In this this recent Orange County Register article about California’s equal pay rules, one local [employer-side] labor lawyer explains that he advises his clients to make their employees sign arbitration agreements, thereby preventing them from being able to sue if/when they have a legal dispute over their wages.
But here’s where he brazenly admits that things are tilted in his favor:
“People question whether arbitration tends to favor employers,” the attorney told attendees at a recent human resources conference. “I believe they do. I use the same arbitrators over and over, and they get paid when I pick them. They know where their bread and butter comes from.”
In other words, he is telling employers: Get your employees to sign away their right to a jury trial so that you can play fast and loose with a law you don’t like. And if you do have to go into arbitration, don’t worry because this arbitrator knows who pays his bill.
(Hat tip to Consumerist.)
BALDLY ADMITTED: Why businesses want consumers and employees forced into arbitration (Answer: Because it's a stacked deck against consumers and employees, and businesses know it.)
Fighting Financial Fraud
2:30 p.m. Tuesday, September 6
Salem Public Library,
Anderson Room B
Salem Public Library welcomes Ellen Klem, who will discuss steps we all can and should take to protect ourselves from becoming targets of consumer fraud.
Although aimed at a general audience, this presentation may be of particular interest to older adults, Oregonians whose first language is not English, and students who have incurred significant education related debt.
Ellen Klem is the Director of Consumer Education and Outreach for the Oregon Department of Justice. Her mission is simple-prevent financial harm to Oregonians.
This event is just one of a series of programs associated with a traveling exhibit, Thinking Money, that will be on display at Salem Public Library throughout September. Thinking Money is designed to teach tweens, teens and the adults in their lives about financial topics like saving, spending, and avoiding fraud. Thinking Money was created by the American Library Association (ALA) in partnership with the FINRA Investor Education Foundation.
Mark Your Calendar for Year-End Shopping -- Weekend BEFORE Thanksgiving is when the best gifts are found at Empty Bowls! (Nov. 19/20)
Don't Pay a "Relief" Company to do what the feds will do for you for free
New data show student loan borrowers who pay for help shell out more than $600 on average for federal services they can get for free.
Student Debt Crisis and NerdWallet has released a new report,
Student Loan Relief Companies Cash in on Confusion
to highlight the predatory practices of debt relief companies. (Click the title above to read the full report.)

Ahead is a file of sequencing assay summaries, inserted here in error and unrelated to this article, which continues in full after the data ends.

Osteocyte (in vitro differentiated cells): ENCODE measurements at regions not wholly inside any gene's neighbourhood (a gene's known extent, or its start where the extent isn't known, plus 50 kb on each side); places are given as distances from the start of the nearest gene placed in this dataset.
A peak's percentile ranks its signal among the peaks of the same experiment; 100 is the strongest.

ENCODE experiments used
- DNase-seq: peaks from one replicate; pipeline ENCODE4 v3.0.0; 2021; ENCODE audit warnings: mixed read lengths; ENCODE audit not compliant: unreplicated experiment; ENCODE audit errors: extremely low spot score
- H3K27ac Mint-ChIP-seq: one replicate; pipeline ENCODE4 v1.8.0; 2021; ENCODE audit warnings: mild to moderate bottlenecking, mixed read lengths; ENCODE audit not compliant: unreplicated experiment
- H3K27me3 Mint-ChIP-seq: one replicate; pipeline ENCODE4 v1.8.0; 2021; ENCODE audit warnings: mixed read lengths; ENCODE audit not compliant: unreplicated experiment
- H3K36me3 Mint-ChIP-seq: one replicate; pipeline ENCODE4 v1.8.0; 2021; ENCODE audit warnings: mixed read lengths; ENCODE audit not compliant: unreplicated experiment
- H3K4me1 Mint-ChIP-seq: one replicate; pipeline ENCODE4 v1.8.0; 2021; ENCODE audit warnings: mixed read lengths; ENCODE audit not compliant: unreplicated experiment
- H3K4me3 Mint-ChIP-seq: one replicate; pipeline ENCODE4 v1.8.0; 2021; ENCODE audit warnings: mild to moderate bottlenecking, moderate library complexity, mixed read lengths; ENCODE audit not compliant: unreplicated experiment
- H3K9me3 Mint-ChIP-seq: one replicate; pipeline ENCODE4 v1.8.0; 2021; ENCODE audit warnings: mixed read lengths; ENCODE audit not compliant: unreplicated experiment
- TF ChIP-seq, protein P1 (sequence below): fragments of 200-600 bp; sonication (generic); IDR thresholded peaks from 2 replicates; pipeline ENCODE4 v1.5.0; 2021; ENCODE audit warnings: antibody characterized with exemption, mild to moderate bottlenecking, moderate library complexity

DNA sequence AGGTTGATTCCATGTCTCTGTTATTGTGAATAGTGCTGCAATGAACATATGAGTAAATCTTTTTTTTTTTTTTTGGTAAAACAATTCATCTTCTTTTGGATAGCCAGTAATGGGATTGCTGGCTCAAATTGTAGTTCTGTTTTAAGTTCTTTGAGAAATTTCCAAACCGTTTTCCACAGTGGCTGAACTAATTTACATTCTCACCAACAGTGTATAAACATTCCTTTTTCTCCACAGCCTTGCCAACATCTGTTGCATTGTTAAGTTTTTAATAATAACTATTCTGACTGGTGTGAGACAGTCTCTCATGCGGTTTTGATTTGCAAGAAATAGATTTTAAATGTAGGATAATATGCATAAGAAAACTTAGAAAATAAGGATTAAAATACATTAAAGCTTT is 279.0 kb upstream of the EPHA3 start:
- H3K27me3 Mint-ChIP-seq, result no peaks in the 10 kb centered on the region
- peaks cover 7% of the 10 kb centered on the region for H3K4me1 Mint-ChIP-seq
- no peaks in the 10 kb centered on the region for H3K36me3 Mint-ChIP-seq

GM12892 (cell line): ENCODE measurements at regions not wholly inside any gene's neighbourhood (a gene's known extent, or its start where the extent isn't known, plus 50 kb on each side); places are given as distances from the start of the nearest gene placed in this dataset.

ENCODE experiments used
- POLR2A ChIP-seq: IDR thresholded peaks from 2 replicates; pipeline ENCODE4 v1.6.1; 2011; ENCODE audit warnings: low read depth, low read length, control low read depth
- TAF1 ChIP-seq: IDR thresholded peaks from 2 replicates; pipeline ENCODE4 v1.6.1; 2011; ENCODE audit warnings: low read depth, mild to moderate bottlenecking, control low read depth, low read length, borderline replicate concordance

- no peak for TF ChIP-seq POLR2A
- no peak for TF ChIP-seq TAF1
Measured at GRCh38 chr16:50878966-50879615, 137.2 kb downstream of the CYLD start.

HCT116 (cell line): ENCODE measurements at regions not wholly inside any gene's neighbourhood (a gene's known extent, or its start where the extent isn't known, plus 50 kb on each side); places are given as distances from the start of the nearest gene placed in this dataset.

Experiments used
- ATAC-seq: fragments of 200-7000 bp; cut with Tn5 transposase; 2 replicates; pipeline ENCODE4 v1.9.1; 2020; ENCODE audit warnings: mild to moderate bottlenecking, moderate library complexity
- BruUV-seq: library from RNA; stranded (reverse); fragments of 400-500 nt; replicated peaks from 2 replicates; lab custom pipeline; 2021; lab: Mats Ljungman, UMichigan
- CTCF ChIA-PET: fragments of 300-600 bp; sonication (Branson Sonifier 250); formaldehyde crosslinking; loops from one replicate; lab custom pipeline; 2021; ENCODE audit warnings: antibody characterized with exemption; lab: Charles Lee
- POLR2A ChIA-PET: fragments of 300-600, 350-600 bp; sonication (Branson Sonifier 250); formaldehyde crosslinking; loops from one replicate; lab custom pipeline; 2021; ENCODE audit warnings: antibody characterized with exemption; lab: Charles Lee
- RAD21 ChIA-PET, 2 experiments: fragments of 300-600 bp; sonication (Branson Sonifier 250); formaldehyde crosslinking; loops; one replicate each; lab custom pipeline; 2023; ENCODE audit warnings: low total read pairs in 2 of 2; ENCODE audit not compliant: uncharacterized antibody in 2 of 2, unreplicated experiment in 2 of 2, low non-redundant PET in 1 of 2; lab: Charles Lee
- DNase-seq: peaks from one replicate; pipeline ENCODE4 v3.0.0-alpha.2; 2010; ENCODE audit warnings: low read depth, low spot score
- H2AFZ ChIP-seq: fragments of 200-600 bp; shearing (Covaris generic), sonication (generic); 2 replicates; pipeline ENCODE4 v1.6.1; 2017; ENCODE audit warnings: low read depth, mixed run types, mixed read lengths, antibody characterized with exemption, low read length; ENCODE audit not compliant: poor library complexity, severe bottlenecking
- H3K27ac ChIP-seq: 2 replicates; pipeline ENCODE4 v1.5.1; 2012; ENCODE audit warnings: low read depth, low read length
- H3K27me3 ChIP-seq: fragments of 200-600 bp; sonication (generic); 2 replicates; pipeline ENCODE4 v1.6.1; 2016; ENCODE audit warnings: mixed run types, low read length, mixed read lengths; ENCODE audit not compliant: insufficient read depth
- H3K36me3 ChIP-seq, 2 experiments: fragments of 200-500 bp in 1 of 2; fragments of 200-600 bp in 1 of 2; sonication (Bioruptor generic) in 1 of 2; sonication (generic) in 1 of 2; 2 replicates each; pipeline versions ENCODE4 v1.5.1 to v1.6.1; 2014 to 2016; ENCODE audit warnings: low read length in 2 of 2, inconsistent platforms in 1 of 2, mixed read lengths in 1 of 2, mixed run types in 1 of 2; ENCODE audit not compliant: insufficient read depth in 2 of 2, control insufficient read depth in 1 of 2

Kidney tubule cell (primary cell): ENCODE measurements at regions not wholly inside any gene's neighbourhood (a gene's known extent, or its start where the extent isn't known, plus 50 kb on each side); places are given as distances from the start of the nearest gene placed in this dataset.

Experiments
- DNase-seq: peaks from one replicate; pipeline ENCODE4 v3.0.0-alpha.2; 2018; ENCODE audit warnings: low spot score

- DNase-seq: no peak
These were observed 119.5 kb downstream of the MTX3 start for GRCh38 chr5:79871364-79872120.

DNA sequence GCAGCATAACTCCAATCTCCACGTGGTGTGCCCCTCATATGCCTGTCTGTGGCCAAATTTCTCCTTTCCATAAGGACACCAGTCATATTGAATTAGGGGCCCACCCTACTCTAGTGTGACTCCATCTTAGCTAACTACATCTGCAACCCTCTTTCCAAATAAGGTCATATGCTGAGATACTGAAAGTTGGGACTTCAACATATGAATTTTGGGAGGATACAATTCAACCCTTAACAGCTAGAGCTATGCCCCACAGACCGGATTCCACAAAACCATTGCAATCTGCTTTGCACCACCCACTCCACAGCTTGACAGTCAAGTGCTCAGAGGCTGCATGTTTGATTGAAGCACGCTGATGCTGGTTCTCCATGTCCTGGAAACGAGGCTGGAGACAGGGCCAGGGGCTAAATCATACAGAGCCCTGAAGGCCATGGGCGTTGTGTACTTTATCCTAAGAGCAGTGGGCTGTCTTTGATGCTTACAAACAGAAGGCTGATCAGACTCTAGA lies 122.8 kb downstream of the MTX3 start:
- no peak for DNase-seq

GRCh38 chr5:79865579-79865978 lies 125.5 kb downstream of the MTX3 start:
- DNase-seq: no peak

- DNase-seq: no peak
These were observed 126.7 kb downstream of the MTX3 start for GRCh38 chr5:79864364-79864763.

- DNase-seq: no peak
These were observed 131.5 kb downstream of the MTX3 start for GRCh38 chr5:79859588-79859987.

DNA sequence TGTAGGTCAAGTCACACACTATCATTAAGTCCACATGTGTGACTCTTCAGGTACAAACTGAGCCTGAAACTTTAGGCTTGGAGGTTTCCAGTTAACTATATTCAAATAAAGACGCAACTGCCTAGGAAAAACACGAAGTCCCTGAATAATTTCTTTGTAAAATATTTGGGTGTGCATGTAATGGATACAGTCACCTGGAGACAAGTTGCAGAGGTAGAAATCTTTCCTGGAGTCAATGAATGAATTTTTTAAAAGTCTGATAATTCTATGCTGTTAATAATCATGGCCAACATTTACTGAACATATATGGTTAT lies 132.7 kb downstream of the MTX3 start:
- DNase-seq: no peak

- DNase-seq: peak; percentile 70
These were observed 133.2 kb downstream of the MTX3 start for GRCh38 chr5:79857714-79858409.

NerdWallet analyzed 6,363 survey responses from an email survey, with 6,230 of the respondents getting from an email from Student Debt Crisis, and 133 received the email through Higher Ed, Not Debt.
Homecare Choice Program lets you find options for home health care and other services to let you remain at home, such as personal care, household tasks, companionship, pet care, transportation and medication assistance.
The website asks a series of questions to help you figure out what services you need, and then it offers you prescreened (background check) and qualified caregivers from the Commission’s Registry Services.
And the site helps you with the paperwork you need to be a household employer of a homecare worker. For those who qualify, the state pays for the workers’ compensation coverage. The website explains how you can get a help to learn how to complete employer tax forms, pay the caregiver, withhold and report payroll taxes, and issue W-2 statements. (This service costs about $22 an hour for people who do not qualify for Medicaid).
Access www.HomecareChoiceOregon.com, call 1.844.494.4227
or send an email to email@example.com.
If you or a loved one is considering a nursing home, get their admission contract NOW, BEFORE you need it, and then read it closely so you can fix it before signing it
Advocate for nursing home quality offers tips on how to choose a facility
Aging Edge: Once you decide the place you want, is there anything important to consider during the admissions process?
Menio: One thing people should be aware of is admissions contracts almost universally have an arbitration agreement in them [in which people give up their right to sue the facility] and we tell people they should be concerned about that. If there was bad care, and you thought it was egregious, you wouldn’t be able to go to an attorney to file something. I crossed it out on the admissions form when I placed my mother, which you can do, but I think most people sign and they’re not even aware of it. It’s part of this big, long contract given to people who are under a lot of stress when coming in, and they just want to get it over with.
I have proudly supported Salem Harvest since before opening my own practice and continuously as a business sponsor since 2010 -- it's one of the best things going in this area. Nice to see them getting into a big story on preventing food waste.
This shouldn't be a partisan issue at all but apparently everything is these days, so this letter is only signed by 40 D senators, but should have been signed by all 100, since all Americans deserve the protections of the Constitution
August 3, 2016
Find John Gear Law Office LLC at "Fast.Shadow.Shaped."
John Gear is a Salem attorney in solo practice